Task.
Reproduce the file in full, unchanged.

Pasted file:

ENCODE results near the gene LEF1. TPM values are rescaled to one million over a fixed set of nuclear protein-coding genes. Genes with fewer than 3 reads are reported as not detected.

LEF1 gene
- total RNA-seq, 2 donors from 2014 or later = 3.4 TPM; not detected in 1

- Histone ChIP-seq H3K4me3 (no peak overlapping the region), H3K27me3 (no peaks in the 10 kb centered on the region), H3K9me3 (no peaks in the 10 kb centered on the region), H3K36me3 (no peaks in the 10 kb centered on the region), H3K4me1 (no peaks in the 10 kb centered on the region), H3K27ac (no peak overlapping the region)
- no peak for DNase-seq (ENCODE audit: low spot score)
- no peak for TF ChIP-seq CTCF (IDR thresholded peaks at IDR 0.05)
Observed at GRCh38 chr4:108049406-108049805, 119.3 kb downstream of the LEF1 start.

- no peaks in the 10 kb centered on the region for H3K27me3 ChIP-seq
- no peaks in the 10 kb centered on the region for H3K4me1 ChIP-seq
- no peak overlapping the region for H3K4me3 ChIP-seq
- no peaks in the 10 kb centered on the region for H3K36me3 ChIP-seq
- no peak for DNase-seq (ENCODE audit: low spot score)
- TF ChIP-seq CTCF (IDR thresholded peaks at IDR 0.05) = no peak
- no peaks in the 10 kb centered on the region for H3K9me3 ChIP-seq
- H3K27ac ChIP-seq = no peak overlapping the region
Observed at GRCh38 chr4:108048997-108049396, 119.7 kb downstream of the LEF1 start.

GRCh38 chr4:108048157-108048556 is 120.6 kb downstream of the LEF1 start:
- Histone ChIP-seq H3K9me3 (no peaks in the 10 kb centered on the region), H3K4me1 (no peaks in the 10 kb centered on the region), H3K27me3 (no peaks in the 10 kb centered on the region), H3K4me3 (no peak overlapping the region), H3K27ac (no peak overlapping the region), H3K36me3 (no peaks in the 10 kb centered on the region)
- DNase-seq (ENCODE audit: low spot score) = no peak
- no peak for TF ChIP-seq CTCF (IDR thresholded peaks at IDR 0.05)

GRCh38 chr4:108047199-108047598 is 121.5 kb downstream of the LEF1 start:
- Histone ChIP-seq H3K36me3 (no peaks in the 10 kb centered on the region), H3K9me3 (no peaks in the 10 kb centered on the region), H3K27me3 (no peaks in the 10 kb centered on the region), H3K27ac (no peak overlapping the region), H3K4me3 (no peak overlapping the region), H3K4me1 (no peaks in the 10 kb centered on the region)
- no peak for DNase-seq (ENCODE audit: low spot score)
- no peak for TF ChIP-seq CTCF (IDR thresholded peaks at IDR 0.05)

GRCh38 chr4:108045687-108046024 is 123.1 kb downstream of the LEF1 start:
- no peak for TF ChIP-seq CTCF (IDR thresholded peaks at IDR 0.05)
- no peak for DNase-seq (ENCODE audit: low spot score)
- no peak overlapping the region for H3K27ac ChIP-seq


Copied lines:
ENCODE results near the gene LEF1. TPM values are rescaled to one million over a fixed set of nuclear protein-coding genes. Genes with fewer than 3 reads are reported as not detected.

LEF1 gene
- total RNA-seq, 2 donors from 2014 or later = 3.4 TPM; not detected in 1

- Histone ChIP-seq H3K4me3 (no peak overlapping the region), H3K27me3 (no peaks in the 10 kb centered on the region), H3K9me3 (no peaks in the 10 kb centered on the region), H3K36me3 (no peaks in the 10 kb centered on the region), H3K4me1 (no peaks in the 10 kb centered on the region), H3K27ac (no peak overlapping the region)
- no peak for DNase-seq (ENCODE audit: low spot score)
- no peak for TF ChIP-seq CTCF (IDR thresholded peaks at IDR 0.05)
Observed at GRCh38 chr4:108049406-108049805, 119.3 kb downstream of the LEF1 start.

- no peaks in the 10 kb centered on the region for H3K27me3 ChIP-seq
- no peaks in the 10 kb centered on the region for H3K4me1 ChIP-seq
- no peak overlapping the region for H3K4me3 ChIP-seq
- no peaks in the 10 kb centered on the region for H3K36me3 ChIP-seq
- no peak for DNase-seq (ENCODE audit: low spot score)
- TF ChIP-seq CTCF (IDR thresholded peaks at IDR 0.05) = no peak
- no peaks in the 10 kb centered on the region for H3K9me3 ChIP-seq
- H3K27ac ChIP-seq = no peak overlapping the region
Observed at GRCh38 chr4:108048997-108049396, 119.7 kb downstream of the LEF1 start.

GRCh38 chr4:108048157-108048556 is 120.6 kb downstream of the LEF1 start:
- Histone ChIP-seq H3K9me3 (no peaks in the 10 kb centered on the region), H3K4me1 (no peaks in the 10 kb centered on the region), H3K27me3 (no peaks in the 10 kb centered on the region), H3K4me3 (no peak overlapping the region), H3K27ac (no peak overlapping the region), H3K36me3 (no peaks in the 10 kb centered on the region)
- DNase-seq (ENCODE audit: low spot score) = no peak
- no peak for TF ChIP-seq CTCF (IDR thresholded peaks at IDR 0.05)

GRCh38 chr4:108047199-108047598 is 121.5 kb downstream of the LEF1 start:
- Histone ChIP-seq H3K36me3 (no peaks in the 10 kb centered on the region), H3K9me3 (no peaks in the 10 kb centered on the region), H3K27me3 (no peaks in the 10 kb centered on the region), H3K27ac (no peak overlapping the region), H3K4me3 (no peak overlapping the region), H3K4me1 (no peaks in the 10 kb centered on the region)
- no peak for DNase-seq (ENCODE audit: low spot score)
- no peak for TF ChIP-seq CTCF (IDR thresholded peaks at IDR 0.05)

GRCh38 chr4:108045687-108046024 is 123.1 kb downstream of the LEF1 start:
- no peak for TF ChIP-seq CTCF (IDR thresholded peaks at IDR 0.05)
- no peak for DNase-seq (ENCODE audit: low spot score)
- no peak overlapping the region for H3K27ac ChIP-seq